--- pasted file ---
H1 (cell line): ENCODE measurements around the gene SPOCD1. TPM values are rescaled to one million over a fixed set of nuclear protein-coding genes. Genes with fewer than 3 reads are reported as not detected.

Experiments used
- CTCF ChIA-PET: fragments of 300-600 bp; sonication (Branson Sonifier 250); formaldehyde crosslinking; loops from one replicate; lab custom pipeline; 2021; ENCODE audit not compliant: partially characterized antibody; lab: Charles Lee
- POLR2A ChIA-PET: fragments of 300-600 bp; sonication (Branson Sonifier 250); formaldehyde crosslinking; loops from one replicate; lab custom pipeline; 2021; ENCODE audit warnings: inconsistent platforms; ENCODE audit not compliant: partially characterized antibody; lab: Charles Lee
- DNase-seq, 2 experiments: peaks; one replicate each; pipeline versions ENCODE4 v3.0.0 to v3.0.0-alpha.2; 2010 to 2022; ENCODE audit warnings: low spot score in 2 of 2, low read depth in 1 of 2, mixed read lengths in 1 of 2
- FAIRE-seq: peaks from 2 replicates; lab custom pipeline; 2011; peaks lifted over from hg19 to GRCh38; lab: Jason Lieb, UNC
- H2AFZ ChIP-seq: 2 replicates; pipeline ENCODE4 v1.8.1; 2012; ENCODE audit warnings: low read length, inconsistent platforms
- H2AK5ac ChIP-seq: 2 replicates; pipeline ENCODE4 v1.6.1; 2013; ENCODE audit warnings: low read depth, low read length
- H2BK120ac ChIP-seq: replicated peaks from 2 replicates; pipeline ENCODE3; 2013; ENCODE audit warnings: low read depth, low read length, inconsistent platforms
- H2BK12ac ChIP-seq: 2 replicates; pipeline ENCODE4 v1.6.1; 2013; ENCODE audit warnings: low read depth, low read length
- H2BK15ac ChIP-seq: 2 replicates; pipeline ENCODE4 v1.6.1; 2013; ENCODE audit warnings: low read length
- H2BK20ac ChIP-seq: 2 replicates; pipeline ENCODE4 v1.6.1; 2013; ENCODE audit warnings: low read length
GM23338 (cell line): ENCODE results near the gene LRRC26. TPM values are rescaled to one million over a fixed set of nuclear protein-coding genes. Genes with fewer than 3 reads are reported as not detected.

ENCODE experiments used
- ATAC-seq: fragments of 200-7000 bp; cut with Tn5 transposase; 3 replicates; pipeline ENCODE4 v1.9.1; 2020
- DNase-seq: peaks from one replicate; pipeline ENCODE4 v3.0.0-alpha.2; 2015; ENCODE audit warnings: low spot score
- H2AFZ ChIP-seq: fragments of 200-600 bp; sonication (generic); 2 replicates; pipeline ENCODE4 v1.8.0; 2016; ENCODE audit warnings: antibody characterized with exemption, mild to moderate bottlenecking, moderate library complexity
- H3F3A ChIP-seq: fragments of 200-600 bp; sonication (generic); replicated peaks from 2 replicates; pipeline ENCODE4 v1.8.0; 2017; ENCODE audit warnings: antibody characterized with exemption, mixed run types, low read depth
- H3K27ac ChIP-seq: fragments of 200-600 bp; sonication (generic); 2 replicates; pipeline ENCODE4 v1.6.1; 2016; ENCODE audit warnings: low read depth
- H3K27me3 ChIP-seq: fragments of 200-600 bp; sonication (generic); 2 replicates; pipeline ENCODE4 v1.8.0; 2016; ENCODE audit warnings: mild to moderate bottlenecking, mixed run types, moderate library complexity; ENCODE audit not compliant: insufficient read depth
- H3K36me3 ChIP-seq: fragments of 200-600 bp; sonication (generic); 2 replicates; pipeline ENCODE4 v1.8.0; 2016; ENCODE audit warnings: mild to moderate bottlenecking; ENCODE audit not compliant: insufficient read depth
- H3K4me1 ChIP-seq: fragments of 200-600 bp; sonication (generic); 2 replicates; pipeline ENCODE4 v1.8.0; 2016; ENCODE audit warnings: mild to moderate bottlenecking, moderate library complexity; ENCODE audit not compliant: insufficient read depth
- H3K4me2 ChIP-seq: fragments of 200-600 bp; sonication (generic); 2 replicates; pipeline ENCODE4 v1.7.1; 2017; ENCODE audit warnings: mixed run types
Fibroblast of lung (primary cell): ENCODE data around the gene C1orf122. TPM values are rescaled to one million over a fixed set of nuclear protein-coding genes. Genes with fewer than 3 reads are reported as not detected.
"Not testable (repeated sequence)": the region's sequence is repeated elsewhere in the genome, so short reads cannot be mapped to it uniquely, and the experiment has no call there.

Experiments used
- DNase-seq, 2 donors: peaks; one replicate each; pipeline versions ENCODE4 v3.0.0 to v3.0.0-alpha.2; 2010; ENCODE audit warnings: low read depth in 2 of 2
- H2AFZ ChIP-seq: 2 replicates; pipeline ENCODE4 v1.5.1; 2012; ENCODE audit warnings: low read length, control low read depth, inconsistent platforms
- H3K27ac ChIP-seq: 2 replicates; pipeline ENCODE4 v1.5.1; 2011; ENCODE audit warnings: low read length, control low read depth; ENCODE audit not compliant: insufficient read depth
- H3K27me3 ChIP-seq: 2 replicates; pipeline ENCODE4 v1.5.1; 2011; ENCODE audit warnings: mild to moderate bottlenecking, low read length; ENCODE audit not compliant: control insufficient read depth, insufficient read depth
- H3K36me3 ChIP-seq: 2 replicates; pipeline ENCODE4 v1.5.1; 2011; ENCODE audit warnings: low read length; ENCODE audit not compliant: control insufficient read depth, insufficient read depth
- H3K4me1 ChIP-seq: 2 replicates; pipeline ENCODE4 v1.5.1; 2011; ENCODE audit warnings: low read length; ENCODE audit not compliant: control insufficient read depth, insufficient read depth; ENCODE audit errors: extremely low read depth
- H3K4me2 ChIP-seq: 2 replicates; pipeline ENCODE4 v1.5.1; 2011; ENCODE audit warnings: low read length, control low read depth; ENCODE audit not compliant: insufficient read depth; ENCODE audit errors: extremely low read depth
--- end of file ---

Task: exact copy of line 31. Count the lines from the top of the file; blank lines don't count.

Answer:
- H3K36me3 ChIP-seq: 2 replicates; pipeline ENCODE4 v1.5.1; 2011; ENCODE audit warnings: low read length; ENCODE audit not compliant: control insufficient read depth, insufficient read depth